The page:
This equipment contains doors, removable covers and is made of sheet metal. Be prepared to browse this article for license and journeyman exams. These are important provisions of the NEC against which you can be tested.

Art. 408 covers the following information:

  • 4 wire high delta leg identification requirements;
  • Support and arrangement of busbars and conductors;
  • Additional code references for grounding and bonding; and
  • Minimum spacing requirements between busbars and the bottom of an enclosure.

Installation guidelines

Here are some basic guidelines for installing panelboards, switchgear, and switchboards.

Panels must have a circuit directory (Sec. 408.4), so put a label on it! Each new circuit or circuit modification made in a panel or switchboard should be legibly identified for its specific purpose or use. To avoid confusion, mark, label or identify all unused overcurrent devices, switches or spare positions in the panel. Locate the circuit directory on the front or inside of the panel door.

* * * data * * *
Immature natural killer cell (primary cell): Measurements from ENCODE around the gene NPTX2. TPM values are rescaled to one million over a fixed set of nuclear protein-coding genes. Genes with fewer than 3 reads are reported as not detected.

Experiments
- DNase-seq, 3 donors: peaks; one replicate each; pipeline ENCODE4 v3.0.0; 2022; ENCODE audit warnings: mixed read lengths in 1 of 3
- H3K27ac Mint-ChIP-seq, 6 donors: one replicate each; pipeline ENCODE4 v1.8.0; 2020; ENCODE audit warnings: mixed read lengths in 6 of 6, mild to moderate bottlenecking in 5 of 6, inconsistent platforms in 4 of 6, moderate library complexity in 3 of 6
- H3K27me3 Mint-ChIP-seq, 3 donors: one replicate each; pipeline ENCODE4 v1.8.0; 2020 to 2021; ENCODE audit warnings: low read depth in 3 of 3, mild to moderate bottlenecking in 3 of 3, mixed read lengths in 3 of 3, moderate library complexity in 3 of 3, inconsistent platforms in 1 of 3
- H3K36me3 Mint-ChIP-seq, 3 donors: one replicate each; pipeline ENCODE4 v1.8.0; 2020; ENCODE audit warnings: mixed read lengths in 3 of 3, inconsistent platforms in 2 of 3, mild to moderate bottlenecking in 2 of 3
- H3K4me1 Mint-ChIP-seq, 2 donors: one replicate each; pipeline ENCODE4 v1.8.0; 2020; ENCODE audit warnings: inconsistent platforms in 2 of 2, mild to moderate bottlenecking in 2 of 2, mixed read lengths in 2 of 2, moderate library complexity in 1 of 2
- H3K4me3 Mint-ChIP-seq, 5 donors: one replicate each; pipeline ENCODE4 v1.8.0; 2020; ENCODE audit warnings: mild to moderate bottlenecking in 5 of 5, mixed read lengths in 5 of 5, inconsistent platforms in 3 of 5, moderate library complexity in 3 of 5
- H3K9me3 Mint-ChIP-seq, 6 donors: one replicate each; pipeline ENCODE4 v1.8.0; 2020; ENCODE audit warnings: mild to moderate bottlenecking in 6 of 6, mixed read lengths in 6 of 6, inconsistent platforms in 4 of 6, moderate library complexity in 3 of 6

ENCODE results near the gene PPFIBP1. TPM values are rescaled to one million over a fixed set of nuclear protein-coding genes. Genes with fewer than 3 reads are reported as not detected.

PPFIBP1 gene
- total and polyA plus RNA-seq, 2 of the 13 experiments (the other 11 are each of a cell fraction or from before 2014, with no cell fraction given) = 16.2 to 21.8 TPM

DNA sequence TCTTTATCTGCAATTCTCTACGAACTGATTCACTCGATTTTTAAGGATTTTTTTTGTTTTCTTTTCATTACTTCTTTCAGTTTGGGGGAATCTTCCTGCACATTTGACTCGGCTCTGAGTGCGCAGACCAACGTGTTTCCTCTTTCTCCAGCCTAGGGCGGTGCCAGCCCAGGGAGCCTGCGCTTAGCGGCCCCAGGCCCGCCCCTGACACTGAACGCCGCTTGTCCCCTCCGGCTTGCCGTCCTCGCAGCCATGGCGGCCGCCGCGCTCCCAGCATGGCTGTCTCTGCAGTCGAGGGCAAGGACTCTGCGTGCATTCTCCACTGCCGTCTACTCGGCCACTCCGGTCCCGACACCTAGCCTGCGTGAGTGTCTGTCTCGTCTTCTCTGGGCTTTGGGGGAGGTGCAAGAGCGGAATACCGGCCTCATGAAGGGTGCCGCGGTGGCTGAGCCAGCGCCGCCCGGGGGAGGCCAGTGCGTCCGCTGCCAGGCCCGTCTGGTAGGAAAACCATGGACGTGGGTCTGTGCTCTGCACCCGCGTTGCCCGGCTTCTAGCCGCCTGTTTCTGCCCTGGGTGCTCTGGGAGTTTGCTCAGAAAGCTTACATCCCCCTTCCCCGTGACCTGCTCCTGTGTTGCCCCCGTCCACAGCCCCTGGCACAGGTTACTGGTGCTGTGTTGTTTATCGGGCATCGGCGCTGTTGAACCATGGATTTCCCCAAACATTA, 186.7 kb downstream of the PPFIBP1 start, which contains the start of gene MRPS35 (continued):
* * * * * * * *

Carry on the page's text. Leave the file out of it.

Panelboards, switchgear, or switchboards must not be protected on the “supply side” by a fuse, circuit breaker, or overcurrent protective device that exceeds or is rated higher than the distribution panel. Cabinets, boxes, fittings, nipples, fittings, brackets and supporting hardware “in direct earth contact” must be suitable for installation in concrete or in direct contact with earth or in areas subject to severe corrosive influences. If the material is approved for this condition, a corrosion protection approved for the condition must be used (Sec. 300.6).